Wear it Blak

Adding earrings or t-shirt to your cart at Trading Blak is about more than just snapping up an original item for a good deal.

For the 11 Aboriginal and Torres Strait Islander business owners that make up the platform, what you choose to buy and who you make purchases from has power.

Power to put decision-making and control over culture in the hands of First Nations creators, as well as building leadership and sustainable wealth for communities.

Trading Blak formed to create a safe and transparent space to educate, inform and support not only Indigenous-owned and run businesses but also those who wish to support Blak businesses whether that be economically or through engagement.

“Without transparency, businesses trading in culture cannot be held accountable,” says Trading Blak Partner, Kiya Watt, a Menang, Gnudju, and Noongar artist and entrepreneur.

“This is a vital movement needed to stamp out cultural exploitation.”

The goal is to see Blak businesses at the forefront of and in control of First Nations cultures – and that consumers are likewise savvy, empowered and informed enough to know the importance of buying Blak.

Part of this education is encouraging people to find out if they’re buying from a business that is Indigenous-owned, non-Indigenous with Blak inclusion, or neither.

“I believe Trading Blak is a huge step forward to real reconciliation,” says Kiya.

“We are leaders, we don’t need to be led.”

Trading Blak operates an online store so you can shop with confidence, knowing all brands are Aboriginal-owned, and drives the campaign Wear It Black Wednesdays.

Every Wednesday, wear or share something you have purchased from a Blak business.

Visit the shop at tradingblak.shop and explore #wearitblakwednesday on social media.

#wearitblakwednesday is a practical action to make sure cultural protection = economic development and cultural empowerment.


Purchase Aboriginal or Torres Strait Islander art or products only from Indigenous-owned businesses.

Call out exploitation of Aboriginal and Torres Strait Islander art, culture, people and businesses

Every Wednesday #wearitblakwednesday, wearing or sharing something you have purchased from a Blak business.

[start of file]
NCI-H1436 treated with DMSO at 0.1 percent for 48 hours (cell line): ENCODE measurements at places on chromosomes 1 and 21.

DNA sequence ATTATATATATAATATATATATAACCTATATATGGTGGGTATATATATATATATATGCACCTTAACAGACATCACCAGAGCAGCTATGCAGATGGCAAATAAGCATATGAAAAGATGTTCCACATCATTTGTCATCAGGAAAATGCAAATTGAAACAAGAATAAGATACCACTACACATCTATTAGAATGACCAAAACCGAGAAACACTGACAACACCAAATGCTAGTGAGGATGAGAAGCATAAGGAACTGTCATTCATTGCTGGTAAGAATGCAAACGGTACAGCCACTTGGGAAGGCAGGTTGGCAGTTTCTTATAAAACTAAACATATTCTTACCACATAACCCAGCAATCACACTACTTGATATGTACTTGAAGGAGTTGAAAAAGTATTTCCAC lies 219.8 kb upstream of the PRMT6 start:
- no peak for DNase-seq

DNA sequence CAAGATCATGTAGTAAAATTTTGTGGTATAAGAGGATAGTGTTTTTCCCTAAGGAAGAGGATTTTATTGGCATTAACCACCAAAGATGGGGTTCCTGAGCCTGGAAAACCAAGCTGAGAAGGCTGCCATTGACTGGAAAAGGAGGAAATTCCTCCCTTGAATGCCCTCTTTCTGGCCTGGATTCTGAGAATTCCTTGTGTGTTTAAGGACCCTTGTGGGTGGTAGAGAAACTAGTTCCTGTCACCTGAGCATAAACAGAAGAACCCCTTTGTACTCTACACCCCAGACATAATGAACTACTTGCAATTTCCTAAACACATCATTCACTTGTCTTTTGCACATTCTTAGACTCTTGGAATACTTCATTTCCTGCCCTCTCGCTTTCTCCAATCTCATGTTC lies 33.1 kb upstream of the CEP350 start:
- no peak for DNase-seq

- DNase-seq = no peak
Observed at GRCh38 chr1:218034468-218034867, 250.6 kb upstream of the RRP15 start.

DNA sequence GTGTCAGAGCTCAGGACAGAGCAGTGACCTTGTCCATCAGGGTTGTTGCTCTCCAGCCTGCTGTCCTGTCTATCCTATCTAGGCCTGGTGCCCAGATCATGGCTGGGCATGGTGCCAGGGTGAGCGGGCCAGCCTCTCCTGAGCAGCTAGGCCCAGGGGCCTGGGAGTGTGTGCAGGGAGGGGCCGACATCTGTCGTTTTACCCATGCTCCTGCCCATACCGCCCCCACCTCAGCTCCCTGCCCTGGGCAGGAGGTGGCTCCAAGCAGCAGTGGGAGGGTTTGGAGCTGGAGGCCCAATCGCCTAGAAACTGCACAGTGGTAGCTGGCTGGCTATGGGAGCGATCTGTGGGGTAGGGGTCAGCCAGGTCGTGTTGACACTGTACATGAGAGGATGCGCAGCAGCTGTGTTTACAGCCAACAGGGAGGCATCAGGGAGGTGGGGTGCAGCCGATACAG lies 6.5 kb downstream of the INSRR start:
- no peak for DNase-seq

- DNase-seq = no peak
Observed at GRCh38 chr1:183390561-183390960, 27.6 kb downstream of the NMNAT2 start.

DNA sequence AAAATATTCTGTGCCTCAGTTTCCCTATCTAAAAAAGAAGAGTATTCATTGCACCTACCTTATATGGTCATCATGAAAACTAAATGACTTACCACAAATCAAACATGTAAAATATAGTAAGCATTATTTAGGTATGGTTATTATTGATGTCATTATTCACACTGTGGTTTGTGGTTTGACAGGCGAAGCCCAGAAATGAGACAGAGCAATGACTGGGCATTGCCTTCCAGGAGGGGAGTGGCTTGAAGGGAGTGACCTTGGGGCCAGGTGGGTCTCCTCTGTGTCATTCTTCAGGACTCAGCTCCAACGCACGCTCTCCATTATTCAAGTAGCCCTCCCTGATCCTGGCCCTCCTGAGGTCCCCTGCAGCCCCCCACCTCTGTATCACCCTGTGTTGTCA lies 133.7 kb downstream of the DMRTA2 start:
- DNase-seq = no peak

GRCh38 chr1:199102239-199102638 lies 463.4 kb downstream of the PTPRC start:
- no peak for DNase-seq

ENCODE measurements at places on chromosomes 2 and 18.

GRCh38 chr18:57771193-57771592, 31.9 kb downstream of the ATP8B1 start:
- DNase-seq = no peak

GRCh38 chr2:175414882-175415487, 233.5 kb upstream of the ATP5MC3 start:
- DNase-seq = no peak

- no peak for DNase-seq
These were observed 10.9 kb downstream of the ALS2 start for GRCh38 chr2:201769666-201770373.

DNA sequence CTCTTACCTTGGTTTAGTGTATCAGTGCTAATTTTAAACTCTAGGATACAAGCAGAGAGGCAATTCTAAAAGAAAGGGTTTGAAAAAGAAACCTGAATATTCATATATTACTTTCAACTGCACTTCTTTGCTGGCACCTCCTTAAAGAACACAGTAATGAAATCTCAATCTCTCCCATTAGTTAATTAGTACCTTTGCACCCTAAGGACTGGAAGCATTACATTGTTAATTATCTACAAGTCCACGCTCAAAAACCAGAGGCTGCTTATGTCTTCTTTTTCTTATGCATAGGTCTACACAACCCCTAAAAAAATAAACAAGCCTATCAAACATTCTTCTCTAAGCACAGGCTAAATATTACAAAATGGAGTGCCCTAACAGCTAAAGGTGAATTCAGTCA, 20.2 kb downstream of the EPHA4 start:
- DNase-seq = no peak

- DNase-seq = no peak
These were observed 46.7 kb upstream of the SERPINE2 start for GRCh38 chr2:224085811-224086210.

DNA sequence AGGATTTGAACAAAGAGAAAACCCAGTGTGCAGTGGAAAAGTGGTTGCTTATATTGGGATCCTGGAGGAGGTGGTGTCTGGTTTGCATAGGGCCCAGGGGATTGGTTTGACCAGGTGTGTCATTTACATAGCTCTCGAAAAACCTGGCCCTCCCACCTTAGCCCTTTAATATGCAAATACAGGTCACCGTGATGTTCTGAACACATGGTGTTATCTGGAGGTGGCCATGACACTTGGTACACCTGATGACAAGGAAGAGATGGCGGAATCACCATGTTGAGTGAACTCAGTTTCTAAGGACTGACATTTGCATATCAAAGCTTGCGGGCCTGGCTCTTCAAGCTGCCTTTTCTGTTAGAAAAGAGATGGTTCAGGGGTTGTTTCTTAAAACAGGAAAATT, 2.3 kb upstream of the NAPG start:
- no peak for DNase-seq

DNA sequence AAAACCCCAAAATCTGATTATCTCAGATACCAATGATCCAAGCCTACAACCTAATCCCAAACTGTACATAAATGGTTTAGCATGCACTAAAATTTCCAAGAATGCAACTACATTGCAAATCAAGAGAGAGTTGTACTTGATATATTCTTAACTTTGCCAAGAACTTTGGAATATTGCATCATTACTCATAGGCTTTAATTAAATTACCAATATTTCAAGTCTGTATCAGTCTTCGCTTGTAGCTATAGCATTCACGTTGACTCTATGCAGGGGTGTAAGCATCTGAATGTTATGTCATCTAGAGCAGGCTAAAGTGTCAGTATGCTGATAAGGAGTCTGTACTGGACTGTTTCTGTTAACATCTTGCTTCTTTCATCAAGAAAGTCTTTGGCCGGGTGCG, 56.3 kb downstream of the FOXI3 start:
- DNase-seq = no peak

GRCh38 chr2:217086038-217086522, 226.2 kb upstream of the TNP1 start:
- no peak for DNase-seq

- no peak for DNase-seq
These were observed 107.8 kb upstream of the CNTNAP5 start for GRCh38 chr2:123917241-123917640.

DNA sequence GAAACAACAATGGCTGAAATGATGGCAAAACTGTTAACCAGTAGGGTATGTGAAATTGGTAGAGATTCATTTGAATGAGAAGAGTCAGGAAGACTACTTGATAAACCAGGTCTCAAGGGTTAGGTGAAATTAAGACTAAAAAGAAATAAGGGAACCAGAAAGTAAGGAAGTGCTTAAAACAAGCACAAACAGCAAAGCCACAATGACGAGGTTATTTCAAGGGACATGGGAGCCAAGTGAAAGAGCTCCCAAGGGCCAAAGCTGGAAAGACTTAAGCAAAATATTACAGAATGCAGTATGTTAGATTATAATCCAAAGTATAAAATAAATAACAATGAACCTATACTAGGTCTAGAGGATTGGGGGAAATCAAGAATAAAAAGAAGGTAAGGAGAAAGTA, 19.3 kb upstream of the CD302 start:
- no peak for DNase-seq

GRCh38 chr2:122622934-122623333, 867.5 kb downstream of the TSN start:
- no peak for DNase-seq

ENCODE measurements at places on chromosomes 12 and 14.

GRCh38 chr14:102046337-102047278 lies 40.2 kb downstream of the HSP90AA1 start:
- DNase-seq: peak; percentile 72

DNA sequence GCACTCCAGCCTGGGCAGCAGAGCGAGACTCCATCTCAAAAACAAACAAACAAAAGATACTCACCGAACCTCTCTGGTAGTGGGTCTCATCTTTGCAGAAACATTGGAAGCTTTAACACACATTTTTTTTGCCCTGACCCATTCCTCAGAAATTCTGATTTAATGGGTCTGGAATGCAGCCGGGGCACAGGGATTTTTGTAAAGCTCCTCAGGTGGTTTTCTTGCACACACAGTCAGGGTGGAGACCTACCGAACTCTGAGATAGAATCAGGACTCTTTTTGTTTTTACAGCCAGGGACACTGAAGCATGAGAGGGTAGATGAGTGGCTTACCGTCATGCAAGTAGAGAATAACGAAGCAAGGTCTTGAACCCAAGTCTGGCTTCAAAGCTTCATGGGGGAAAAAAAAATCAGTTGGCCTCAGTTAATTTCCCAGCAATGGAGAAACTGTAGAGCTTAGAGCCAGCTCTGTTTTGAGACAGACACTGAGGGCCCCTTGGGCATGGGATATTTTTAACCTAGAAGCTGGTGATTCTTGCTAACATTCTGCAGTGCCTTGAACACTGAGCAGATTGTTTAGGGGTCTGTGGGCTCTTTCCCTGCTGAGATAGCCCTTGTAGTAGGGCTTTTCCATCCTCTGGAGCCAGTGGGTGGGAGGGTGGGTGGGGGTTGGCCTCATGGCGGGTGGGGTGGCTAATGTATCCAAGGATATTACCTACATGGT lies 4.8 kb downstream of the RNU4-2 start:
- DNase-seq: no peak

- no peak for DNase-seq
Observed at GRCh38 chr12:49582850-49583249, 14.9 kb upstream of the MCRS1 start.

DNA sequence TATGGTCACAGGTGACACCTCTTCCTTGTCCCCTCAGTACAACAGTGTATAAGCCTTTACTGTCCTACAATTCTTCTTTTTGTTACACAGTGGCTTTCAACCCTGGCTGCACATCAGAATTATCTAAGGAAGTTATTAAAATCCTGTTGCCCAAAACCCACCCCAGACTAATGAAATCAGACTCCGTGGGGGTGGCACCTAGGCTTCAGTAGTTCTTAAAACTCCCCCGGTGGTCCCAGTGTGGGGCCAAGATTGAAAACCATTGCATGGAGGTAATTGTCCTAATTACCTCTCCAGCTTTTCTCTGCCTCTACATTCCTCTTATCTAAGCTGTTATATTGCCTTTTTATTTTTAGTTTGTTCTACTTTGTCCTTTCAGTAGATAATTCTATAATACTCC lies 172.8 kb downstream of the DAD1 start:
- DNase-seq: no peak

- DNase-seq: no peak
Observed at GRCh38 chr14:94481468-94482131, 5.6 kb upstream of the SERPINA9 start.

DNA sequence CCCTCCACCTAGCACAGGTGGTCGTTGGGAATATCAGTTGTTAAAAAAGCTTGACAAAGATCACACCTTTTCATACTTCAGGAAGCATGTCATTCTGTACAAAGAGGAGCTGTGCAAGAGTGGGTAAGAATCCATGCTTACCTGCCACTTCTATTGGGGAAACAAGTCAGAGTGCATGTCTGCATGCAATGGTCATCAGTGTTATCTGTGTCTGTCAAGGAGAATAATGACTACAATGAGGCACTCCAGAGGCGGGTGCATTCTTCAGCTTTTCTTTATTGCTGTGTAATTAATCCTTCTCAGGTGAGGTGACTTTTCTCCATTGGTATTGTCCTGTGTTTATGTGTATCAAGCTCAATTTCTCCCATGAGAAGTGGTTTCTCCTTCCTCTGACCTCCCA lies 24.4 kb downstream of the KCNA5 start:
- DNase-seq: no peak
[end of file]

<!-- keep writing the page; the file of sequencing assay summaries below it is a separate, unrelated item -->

Find more stories in the October 2021 edition of Reconciliation News.

Image of Sacred Land socks.

Image of Sacred Land socks. Photo: Trading Blak.

Image of Gillawarra Arts 'Biggest Mob Earrings'.

Image of Gillawarra Arts ‘Biggest Mob Earrings’. Photo: Trading Blak.

Image of Blak Birthing Affirmations.

Image of Blak Birthing Affirmations. Photo: Trading Blak.

Paul House with gum leaves and smoke
Paul Girrawah House

Paul Girrawah House has multiple First Nation ancestries from the South-East Canberra region, including the Ngambri-Ngurmal (Walgalu), Pajong (Gundungurra), Wallabollooa (Ngunnawal) and Erambie/Brungle (Wiradyuri) family groups.

Paul acknowledges his diverse First Nation history, he particularly identifies as a descendant of Onyong aka Jindoomang from Weereewaa (Lake George) and Henry ‘Black Harry’ Williams from Namadgi who were both multilingual, essentially Walgalu-Ngunnawal-Wiradjuri speaking warriors and Ngunnawal–Wallaballooa man William Lane aka ‘Billy the Bull’ - Murrjinille.

Paul was born at the old Canberra hospital in the centre of his ancestral country and strongly acknowledges his First Nation matriarch ancestors, in particular his mother Dr Aunty Matilda House-Williams and grandmother, Ms Pearl Simpson-Wedge.

Paul completed a Bachelor of Community Management from Macquarie University, and Graduate Certificate in Wiradjuri Language, Culture and Heritage and Management from CSU.

Paul provided the Welcome to Country for the 47th Opening of Federal Parliament in 2022. Paul is Board Director, Ngambri Local Aboriginal Land Council, Member Indigenous Reference Group, National Museum of Australia and Australian Government Voice Referendum Engagement Group.  

Paul works on country with the ANU, First Nations Portfolio as a Senior Community Engagement Officer

Acknowledgement of Country

Reconciliation Australia acknowledges Traditional Owners of Country throughout Australia and recognises the continuing  connection to lands, waters and communities. We pay our respect to Aboriginal and Torres Strait Islander cultures; and to Elders past and present. 

Aboriginal and Torres Strait Islander peoples should be aware that this website contains images or names of people who have passed away.

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